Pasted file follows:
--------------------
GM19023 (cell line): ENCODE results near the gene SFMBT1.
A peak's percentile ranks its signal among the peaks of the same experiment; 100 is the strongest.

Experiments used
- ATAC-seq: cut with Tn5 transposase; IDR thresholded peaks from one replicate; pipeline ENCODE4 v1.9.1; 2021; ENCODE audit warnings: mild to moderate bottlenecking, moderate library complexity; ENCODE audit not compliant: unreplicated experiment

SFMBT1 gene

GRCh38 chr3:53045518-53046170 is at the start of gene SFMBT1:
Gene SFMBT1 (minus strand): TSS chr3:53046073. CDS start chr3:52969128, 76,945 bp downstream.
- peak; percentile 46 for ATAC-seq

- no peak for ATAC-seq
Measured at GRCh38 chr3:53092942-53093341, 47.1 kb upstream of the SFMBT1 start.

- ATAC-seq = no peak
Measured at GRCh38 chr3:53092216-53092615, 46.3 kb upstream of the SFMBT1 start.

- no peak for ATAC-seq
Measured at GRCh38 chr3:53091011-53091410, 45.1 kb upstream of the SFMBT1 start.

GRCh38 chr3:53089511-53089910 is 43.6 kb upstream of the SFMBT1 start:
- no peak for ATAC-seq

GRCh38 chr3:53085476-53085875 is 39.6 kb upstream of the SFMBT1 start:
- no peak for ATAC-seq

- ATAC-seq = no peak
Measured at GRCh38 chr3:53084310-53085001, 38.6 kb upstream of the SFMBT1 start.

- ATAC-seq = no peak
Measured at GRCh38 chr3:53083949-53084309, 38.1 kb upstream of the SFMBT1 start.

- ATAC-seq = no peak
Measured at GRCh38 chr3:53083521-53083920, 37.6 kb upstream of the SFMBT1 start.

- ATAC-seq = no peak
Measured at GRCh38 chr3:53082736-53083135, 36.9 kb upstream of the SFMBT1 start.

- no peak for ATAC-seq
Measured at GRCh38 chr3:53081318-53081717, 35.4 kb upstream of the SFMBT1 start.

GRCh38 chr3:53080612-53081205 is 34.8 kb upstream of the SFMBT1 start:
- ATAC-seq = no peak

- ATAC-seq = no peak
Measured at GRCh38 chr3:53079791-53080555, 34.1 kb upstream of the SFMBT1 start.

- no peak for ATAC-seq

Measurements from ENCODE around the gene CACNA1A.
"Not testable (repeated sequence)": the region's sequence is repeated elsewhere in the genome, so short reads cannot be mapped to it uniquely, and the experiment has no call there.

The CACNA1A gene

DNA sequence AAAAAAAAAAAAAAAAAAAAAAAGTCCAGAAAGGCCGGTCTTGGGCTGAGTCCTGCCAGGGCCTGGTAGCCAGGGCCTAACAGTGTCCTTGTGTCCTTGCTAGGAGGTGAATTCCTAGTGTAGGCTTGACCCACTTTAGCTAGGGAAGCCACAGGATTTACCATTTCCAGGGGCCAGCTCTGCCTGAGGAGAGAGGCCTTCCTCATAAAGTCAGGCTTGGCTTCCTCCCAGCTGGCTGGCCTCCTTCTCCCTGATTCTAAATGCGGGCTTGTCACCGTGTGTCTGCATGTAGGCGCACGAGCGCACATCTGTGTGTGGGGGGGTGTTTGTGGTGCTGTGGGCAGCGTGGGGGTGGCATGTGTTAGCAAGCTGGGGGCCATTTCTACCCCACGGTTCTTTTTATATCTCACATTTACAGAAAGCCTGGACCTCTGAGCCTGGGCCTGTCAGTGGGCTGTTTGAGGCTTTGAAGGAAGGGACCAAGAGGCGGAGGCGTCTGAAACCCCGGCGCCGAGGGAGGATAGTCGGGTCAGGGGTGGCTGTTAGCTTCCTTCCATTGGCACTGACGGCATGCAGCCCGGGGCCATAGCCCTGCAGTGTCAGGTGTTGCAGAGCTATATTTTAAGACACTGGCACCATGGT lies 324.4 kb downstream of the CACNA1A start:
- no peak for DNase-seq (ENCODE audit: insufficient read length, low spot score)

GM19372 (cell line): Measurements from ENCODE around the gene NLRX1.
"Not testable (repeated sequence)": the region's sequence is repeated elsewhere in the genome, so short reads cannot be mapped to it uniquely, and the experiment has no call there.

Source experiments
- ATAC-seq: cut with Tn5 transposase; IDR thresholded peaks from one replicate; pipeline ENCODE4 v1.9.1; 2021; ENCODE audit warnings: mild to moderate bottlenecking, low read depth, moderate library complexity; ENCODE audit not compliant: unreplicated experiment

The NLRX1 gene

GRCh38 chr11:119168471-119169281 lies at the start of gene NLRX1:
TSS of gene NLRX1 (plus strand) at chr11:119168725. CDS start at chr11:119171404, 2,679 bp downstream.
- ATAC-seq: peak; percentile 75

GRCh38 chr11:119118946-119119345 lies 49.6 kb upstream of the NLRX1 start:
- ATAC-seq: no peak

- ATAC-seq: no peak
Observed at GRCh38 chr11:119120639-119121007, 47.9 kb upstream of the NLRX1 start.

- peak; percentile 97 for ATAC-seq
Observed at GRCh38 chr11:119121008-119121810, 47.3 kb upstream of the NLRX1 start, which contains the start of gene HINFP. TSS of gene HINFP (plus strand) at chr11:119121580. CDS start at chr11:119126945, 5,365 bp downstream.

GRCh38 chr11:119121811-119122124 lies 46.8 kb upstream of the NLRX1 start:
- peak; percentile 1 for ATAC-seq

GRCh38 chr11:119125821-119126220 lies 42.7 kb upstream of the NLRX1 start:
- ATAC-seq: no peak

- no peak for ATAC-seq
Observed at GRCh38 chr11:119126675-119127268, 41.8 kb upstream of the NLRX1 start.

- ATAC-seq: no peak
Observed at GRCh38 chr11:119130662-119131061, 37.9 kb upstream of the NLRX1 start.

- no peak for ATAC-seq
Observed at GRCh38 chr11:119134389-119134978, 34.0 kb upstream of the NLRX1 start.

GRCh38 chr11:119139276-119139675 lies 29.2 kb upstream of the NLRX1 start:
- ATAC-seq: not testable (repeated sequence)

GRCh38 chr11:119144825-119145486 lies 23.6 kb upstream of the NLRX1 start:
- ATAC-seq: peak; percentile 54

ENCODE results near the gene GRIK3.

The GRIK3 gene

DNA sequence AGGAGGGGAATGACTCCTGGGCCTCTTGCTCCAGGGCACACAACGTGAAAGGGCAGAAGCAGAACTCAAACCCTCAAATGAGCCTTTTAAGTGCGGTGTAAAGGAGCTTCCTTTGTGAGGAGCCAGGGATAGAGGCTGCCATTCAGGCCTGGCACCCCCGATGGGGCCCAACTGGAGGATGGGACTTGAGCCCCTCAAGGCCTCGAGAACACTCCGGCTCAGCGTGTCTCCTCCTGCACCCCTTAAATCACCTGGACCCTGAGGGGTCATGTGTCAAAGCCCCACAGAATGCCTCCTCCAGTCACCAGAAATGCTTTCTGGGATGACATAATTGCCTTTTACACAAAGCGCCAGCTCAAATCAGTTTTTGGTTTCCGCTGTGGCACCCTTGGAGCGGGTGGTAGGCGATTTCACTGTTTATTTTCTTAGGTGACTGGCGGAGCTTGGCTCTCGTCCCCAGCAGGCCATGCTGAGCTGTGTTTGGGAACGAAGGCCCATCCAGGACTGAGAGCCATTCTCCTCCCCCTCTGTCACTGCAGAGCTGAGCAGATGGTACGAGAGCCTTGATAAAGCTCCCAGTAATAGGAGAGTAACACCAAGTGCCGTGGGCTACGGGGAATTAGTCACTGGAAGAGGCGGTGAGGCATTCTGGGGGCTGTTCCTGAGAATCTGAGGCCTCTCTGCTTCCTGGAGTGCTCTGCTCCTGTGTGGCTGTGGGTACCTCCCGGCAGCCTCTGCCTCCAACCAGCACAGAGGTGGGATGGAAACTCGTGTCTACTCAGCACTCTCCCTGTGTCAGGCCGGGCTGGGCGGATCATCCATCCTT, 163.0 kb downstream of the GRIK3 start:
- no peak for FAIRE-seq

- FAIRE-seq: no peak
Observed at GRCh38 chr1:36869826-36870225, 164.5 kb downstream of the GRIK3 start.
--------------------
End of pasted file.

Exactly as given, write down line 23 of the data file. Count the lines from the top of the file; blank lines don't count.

- ATAC-seq = no peak